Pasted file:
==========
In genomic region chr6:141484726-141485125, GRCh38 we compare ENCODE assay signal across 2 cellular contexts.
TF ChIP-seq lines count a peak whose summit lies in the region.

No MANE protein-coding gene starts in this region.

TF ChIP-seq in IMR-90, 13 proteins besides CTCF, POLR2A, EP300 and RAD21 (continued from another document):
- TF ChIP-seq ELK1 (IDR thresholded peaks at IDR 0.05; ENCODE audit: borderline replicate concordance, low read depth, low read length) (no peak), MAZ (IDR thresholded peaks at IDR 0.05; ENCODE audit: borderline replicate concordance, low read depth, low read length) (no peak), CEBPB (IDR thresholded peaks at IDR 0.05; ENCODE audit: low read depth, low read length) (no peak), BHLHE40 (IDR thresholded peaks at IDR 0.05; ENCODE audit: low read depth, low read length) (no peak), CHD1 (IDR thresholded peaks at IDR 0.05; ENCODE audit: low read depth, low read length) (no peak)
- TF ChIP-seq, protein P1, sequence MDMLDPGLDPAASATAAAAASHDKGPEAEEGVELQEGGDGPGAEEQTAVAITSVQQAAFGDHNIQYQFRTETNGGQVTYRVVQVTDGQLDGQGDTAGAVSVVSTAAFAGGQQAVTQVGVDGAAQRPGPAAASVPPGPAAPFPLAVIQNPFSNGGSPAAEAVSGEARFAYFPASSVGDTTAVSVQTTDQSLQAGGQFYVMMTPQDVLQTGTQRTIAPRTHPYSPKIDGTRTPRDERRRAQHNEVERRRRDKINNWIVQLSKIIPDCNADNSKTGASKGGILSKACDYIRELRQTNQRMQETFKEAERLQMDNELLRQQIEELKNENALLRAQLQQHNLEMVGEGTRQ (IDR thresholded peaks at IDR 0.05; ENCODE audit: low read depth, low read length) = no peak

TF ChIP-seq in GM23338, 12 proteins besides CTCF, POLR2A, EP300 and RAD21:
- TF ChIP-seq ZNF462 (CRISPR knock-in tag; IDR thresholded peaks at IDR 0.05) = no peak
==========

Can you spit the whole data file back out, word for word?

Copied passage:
In genomic region chr6:141484726-141485125, GRCh38 we compare ENCODE assay signal across 2 cellular contexts.
TF ChIP-seq lines count a peak whose summit lies in the region.

No MANE protein-coding gene starts in this region.

TF ChIP-seq in IMR-90, 13 proteins besides CTCF, POLR2A, EP300 and RAD21 (continued from another document):
- TF ChIP-seq ELK1 (IDR thresholded peaks at IDR 0.05; ENCODE audit: borderline replicate concordance, low read depth, low read length) (no peak), MAZ (IDR thresholded peaks at IDR 0.05; ENCODE audit: borderline replicate concordance, low read depth, low read length) (no peak), CEBPB (IDR thresholded peaks at IDR 0.05; ENCODE audit: low read depth, low read length) (no peak), BHLHE40 (IDR thresholded peaks at IDR 0.05; ENCODE audit: low read depth, low read length) (no peak), CHD1 (IDR thresholded peaks at IDR 0.05; ENCODE audit: low read depth, low read length) (no peak)
- TF ChIP-seq, protein P1, sequence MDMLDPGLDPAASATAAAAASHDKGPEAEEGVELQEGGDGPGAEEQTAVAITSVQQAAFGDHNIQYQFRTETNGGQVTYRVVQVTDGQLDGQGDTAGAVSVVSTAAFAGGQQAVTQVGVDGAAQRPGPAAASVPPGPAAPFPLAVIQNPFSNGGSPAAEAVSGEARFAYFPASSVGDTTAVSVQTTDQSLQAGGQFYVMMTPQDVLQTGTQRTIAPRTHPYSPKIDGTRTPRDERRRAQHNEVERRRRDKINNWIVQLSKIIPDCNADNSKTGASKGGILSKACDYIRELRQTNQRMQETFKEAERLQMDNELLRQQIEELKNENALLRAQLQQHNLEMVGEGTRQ (IDR thresholded peaks at IDR 0.05; ENCODE audit: low read depth, low read length) = no peak

TF ChIP-seq in GM23338, 12 proteins besides CTCF, POLR2A, EP300 and RAD21:
- TF ChIP-seq ZNF462 (CRISPR knock-in tag; IDR thresholded peaks at IDR 0.05) = no peak